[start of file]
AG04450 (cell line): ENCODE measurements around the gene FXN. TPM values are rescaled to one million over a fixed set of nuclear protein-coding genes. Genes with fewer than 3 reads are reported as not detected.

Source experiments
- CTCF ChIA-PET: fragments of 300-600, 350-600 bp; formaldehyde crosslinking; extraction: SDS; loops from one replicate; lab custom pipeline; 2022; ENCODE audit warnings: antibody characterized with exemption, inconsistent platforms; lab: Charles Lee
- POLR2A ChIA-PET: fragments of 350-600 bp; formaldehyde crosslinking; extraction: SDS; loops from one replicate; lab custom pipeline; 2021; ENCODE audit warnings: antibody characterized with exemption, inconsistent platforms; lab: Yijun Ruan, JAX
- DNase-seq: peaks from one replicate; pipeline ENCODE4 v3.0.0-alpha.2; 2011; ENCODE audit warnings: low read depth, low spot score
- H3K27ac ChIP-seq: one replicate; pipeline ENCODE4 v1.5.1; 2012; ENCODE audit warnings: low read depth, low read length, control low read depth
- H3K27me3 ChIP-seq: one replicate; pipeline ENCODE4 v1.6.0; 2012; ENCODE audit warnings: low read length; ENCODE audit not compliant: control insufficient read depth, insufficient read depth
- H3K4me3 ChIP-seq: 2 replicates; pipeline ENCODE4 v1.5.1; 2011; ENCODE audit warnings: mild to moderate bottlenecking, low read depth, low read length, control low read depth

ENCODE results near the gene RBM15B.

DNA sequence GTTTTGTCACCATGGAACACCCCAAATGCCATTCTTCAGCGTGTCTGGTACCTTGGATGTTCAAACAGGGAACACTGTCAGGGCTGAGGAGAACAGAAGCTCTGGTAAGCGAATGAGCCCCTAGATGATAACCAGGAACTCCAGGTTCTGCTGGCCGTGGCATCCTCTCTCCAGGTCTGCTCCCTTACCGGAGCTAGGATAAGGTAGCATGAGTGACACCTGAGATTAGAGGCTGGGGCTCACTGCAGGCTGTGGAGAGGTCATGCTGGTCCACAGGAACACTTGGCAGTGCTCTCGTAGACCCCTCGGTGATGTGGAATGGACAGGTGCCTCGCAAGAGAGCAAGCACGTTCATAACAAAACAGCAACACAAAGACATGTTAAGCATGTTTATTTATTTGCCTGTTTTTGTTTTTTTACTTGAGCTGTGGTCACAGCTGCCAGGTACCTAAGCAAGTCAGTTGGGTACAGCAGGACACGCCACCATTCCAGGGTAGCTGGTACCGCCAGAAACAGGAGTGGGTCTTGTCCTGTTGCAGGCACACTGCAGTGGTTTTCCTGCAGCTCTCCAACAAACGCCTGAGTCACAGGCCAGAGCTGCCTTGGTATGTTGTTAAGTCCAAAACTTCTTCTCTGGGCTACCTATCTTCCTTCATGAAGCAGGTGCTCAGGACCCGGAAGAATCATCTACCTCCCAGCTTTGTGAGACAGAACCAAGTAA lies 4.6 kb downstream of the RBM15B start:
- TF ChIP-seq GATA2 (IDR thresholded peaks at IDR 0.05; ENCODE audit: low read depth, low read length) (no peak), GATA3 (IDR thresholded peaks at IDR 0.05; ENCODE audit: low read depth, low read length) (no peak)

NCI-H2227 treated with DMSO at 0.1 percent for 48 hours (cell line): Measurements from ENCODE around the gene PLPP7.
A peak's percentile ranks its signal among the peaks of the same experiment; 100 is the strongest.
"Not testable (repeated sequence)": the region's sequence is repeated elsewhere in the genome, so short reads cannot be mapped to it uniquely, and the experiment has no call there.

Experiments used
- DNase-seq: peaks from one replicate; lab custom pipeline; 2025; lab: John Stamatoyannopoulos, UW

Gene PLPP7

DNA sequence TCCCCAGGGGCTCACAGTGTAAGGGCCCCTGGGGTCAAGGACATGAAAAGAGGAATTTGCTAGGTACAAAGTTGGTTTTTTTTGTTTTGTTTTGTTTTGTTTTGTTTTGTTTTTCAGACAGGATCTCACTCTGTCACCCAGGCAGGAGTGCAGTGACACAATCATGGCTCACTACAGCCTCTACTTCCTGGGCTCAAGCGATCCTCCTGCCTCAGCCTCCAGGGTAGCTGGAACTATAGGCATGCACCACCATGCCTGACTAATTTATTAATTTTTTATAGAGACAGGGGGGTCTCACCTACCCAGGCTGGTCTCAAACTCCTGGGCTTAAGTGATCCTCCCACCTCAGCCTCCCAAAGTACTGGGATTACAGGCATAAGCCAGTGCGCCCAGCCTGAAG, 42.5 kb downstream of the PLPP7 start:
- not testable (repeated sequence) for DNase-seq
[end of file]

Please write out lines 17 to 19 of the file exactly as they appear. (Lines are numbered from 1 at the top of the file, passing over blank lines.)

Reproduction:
Gene PLPP7

DNA sequence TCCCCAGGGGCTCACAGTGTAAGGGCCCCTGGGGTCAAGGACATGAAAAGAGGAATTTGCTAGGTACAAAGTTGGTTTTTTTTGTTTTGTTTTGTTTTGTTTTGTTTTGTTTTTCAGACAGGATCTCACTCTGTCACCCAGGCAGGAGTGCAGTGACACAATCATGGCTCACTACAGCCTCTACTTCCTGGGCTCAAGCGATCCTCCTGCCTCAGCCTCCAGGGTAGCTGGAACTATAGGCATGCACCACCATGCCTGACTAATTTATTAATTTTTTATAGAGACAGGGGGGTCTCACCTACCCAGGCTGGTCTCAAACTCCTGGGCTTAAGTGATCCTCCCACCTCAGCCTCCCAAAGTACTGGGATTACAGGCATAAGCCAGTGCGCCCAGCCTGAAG, 42.5 kb downstream of the PLPP7 start:
- not testable (repeated sequence) for DNase-seq